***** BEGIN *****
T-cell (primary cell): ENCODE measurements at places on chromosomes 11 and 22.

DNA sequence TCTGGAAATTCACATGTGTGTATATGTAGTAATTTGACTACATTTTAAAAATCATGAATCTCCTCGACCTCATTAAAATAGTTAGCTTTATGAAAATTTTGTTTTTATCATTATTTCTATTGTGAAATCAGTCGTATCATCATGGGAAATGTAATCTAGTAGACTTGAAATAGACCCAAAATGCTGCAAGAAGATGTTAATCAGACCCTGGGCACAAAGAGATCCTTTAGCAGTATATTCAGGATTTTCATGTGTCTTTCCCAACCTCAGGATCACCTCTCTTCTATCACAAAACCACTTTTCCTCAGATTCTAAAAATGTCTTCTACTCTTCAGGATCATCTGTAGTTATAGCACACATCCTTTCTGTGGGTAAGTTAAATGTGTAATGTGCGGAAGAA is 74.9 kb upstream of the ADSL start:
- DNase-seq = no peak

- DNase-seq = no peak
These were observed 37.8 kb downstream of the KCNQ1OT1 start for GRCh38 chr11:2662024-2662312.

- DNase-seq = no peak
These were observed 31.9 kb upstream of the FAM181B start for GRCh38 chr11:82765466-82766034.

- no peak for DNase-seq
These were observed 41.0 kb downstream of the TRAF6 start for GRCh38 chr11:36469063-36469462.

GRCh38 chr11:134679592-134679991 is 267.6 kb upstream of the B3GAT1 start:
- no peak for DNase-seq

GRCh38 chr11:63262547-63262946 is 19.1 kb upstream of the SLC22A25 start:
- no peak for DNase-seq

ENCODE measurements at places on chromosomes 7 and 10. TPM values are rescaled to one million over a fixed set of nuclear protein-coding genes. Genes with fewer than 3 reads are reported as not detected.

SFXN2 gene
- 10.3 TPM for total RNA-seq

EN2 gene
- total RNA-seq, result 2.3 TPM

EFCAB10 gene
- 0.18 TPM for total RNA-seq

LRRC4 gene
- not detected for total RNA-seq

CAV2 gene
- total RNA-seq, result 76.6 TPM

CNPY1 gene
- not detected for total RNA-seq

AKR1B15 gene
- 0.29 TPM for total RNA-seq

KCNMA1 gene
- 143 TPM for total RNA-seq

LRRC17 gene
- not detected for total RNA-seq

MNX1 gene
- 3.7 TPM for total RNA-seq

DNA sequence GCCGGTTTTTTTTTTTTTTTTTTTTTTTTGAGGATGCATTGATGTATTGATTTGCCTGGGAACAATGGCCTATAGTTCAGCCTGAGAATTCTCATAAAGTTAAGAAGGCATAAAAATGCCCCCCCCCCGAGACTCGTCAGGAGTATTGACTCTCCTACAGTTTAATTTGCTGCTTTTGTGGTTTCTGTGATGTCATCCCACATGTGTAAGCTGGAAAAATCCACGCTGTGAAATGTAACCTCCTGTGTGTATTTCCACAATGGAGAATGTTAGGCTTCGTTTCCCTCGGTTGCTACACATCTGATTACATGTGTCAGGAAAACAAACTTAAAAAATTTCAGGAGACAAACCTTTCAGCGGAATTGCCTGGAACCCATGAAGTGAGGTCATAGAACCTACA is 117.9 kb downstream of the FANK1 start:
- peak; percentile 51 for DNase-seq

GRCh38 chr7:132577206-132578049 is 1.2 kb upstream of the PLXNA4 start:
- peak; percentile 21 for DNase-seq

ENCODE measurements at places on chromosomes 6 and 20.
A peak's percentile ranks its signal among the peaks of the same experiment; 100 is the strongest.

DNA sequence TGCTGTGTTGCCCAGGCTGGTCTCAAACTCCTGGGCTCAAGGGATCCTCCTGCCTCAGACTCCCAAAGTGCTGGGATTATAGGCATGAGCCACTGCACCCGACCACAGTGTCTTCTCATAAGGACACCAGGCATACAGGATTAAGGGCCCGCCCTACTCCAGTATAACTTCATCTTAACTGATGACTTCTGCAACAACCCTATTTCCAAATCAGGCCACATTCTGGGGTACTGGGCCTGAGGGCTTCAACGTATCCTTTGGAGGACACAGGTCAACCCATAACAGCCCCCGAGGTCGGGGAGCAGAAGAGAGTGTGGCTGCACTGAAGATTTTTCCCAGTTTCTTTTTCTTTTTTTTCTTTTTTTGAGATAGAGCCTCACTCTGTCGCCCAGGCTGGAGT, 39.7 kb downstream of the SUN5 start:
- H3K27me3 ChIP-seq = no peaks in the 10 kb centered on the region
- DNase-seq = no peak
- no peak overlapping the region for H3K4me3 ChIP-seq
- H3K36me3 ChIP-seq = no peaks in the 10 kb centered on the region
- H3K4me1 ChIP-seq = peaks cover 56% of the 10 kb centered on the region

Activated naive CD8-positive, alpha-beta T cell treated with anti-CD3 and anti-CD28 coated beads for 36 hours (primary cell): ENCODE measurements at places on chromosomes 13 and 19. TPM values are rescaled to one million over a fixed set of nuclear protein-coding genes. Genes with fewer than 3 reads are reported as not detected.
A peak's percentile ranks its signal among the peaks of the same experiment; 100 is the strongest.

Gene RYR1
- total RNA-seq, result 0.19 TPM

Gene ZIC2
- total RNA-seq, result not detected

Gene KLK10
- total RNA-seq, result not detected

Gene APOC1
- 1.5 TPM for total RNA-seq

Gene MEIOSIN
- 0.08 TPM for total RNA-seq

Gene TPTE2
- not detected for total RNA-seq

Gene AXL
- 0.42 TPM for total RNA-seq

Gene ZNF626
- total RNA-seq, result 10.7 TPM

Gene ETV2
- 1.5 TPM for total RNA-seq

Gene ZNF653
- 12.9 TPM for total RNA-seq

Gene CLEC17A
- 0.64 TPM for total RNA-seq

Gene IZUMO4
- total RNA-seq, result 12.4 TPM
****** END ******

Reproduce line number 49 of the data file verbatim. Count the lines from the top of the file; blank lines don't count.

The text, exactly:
Gene RYR1